Writing from his billet at 35 Ox Lane on 5 September 1939, William S Brown, Headmaster of Hugh Myddleton Central School wrote to the Officer-in-charge of Evacuation:
“Dear Sir, I am taking the first opportunity at this busy time, to send to you and all your staff of helpers, our heartfelt appreciation and our sincerest thanks for the splendid way in which our detachment from the Hugh Myddleton Central School was received and billeted on Saturday last. The warmth of our welcome, and especially the kind forethought which was evident in all the arrangements for the comfort of the children was almost overwhelming. The splendid organisation we knew of. It was the kindly human element which touched us profoundly, and I do wish to express our thanks, mine and those of the whole staff, to all your workers, down to the last boy scout. We shall never forget our reception, and I trust that the school will show its appreciation by its manner of life in its new home. We shall all work untiringly to this end, and we hope you will count on us and call on us.” (or scan – p.53)
By January 1940 it was the fourth time that eight schoolboy evacuees from Enfield were in court. On arrival in Harpenden they had formed a gang known as “The Crooning Gang” and were said to be involved in ten cases of theft from Harpenden shops. The one who stole the most would be the leader. It was said that the “brains” of the gang had slipped through the hands of the Police. The leader and his second in command were said to be backward in their educational attainment and were being kept at a remedial home for examination at a psychiatric clinic. The Probation Officer, Mr W Broadfield, presented medical reports concerning both boys and the Justices decided to send them to an approved school. The remaining six boys were placed on probation.
On 10 January 1941 six evacuee children were in Court for petty theft. All six were placed on probation. They stole articles from a bicycle shop, a lamp from a cycle at the Railway Station, cigarettes from the Austral Cinema in Luton Road and leggings and a cape from a cycle left in the cinema car park. It was said they had money to buy what they wanted, but preferred to steal. The people they were billeted with spoke well of them.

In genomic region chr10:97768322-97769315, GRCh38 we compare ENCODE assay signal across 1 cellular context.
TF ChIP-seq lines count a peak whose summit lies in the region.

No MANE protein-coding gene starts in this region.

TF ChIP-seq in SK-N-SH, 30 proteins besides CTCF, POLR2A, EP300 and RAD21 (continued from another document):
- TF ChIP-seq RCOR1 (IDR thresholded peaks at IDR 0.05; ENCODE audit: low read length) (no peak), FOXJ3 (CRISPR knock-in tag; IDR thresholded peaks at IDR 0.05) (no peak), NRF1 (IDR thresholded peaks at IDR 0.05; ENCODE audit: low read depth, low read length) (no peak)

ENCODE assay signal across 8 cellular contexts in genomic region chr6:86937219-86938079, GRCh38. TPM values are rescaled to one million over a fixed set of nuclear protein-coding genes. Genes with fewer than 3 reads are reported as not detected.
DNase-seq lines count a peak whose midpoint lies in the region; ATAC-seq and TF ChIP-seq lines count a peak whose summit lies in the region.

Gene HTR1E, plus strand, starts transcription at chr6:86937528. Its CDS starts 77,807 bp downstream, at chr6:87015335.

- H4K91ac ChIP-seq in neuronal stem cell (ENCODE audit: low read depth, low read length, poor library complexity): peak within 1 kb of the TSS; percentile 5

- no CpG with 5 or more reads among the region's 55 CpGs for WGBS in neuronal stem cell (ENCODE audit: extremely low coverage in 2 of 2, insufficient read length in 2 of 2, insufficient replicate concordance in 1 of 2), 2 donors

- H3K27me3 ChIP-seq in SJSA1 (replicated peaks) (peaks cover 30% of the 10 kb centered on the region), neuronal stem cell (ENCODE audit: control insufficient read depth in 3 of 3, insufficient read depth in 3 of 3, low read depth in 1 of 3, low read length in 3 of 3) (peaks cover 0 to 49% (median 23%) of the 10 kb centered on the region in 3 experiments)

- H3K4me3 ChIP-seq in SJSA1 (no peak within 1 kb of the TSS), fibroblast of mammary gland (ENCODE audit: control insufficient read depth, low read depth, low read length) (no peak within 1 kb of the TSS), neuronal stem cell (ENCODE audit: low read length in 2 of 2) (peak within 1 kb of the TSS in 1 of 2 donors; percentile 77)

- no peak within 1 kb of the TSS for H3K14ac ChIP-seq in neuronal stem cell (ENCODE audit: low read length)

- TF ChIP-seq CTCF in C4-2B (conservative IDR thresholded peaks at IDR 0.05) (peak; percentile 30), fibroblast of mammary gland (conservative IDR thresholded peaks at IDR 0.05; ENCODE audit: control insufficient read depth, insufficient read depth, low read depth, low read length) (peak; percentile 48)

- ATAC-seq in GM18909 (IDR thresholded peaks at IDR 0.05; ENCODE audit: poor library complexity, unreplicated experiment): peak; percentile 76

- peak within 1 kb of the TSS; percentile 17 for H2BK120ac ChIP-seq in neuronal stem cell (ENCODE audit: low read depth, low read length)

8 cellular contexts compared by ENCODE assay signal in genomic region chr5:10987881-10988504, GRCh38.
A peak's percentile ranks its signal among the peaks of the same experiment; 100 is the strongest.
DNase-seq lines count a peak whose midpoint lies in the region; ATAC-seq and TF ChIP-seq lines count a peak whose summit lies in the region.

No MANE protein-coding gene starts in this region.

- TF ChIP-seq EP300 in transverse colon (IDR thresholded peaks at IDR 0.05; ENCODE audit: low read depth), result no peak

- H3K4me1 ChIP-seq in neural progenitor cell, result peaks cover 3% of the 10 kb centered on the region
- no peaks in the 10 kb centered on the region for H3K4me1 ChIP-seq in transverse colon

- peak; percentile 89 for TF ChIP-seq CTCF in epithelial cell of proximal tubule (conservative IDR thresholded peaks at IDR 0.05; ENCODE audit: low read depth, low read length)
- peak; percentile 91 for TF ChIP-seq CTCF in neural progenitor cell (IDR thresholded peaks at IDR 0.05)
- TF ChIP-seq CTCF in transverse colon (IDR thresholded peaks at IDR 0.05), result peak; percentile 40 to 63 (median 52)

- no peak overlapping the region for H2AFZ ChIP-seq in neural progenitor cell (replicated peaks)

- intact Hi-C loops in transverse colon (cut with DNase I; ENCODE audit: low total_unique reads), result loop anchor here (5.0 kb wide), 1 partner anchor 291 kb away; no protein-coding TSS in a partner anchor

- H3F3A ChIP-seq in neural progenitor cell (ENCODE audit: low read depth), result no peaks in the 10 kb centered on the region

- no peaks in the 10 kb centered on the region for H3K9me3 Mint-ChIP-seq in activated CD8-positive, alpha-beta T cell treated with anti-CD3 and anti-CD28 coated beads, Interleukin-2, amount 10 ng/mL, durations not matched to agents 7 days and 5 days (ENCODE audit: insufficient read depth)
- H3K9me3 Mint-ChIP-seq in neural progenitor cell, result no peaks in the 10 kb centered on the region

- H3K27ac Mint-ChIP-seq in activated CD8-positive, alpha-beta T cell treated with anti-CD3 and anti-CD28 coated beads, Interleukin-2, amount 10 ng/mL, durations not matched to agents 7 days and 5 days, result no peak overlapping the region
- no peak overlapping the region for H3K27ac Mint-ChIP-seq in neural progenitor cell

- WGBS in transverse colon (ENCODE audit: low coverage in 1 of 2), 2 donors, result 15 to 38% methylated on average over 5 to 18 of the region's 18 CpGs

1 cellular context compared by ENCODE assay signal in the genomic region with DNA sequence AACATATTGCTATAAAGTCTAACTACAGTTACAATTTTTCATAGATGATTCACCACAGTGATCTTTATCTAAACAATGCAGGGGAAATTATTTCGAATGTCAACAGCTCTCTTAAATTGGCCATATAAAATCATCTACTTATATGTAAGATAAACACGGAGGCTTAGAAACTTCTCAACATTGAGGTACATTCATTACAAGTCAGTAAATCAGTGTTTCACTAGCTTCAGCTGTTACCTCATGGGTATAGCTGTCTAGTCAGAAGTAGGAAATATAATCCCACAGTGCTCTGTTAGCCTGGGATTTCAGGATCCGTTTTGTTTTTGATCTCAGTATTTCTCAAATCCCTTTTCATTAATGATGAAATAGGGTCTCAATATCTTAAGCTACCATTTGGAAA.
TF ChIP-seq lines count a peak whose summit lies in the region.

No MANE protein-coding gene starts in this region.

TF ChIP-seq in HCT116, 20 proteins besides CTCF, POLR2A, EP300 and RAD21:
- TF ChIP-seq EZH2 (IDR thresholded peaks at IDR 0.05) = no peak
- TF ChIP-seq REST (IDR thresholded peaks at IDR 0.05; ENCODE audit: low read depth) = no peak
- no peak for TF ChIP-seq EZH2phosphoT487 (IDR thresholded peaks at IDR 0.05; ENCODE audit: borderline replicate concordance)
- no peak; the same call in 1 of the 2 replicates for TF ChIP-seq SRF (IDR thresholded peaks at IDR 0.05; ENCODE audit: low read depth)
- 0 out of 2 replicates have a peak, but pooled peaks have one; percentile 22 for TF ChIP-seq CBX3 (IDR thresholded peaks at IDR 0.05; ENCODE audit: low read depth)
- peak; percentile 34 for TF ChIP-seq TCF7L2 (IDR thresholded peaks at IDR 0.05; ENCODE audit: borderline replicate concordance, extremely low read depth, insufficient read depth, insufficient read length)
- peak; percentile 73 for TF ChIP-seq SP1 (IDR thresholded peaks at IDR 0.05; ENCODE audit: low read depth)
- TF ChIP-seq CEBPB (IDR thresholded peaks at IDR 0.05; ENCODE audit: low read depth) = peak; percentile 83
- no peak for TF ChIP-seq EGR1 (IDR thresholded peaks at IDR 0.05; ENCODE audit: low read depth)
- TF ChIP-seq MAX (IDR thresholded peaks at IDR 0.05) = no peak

A ten-year-old boy, again from London, was before St Albans Juvenile Court in July 1941 for stealing a bicycle from outside the Methodist Sunday School. It was returned after ten days when he was seen riding it in Crabtree Lane. The Chairman of the Court, Mr M G Dashwood, said: “We understand that there has been a great deal of this sort of thing going on in Harpenden and around generally. It has got to be stopped, and if it cannot be stopped by the way we are dealing with this boy, we shall have to take more stringent steps with anybody else caught doing this.” He was placed on probation for two years, the Probation Officer being Miss Rayham. The boys’ teacher said the people whom he was billeted with had not acted right.
To provide entertainment the Harpenden Drama League put on “Toad of Toad Hall” for a week in January 1940. So many people wanted to attend that over 200 children could not get tickets. To solve the problem an extra special Matinee was put on at 10 am on Saturday, 13 January to accommodate them all.
In August 1941, the St Nicholas branch of the Mother’s Union invited fourteen mothers from Limehouse to a meeting in Harpenden. They visited the Common, attended a short service in the Parish Church and were entertained to tea and refreshment at the Rectory. They enjoyed games and competitions, for which prizes were awarded, in the Rectory gardens.
The Free Press announced in November 1941 that Victoria Road School would open over the Christmas holiday as a Play Centre. It was proposed that three rooms would be open for games, reading and writing, for both evacuated and local children, and could take about 100 at a time. Mr Watts, the County Organiser for play centres said there would be adult supervision. For a month after the holiday the centre would be open on Saturday mornings and evenings, and from the middle of February for two other evenings as well.
A mysterious fire
The Free Press on 7 May 1943 reported a mysterious outbreak of fire which occurred at Victoria Road School the previous Tuesday evening and caused damage estimated to be in the region of £40. A member of the Home Guard discovered it, gave the alarm and firemen under Company Officer J Hyden attended. The fire was quickly brought under control. It was stated to have originated in a cupboard containing school books, the property of the LCC (London County Council), the school having been in use by evacuated children. The cupboard was burnt out, and the contents destroyed. Much damage was caused to the classroom by heat.
End of the War
A report in the Herts Advertiser of 29 June 1945 gives a short history of the evacuees in Harpenden and ends by saying that trains stopped at Harpenden on Saturday and picked up about 40 children going back to London after six years. The children from Hastings had returned home some months earlier.
About 50 children remained in Harpenden, some with their parents who had moved here, or with foster parents, either because they had no home, or their fathers were still in the forces and they had no other relatives.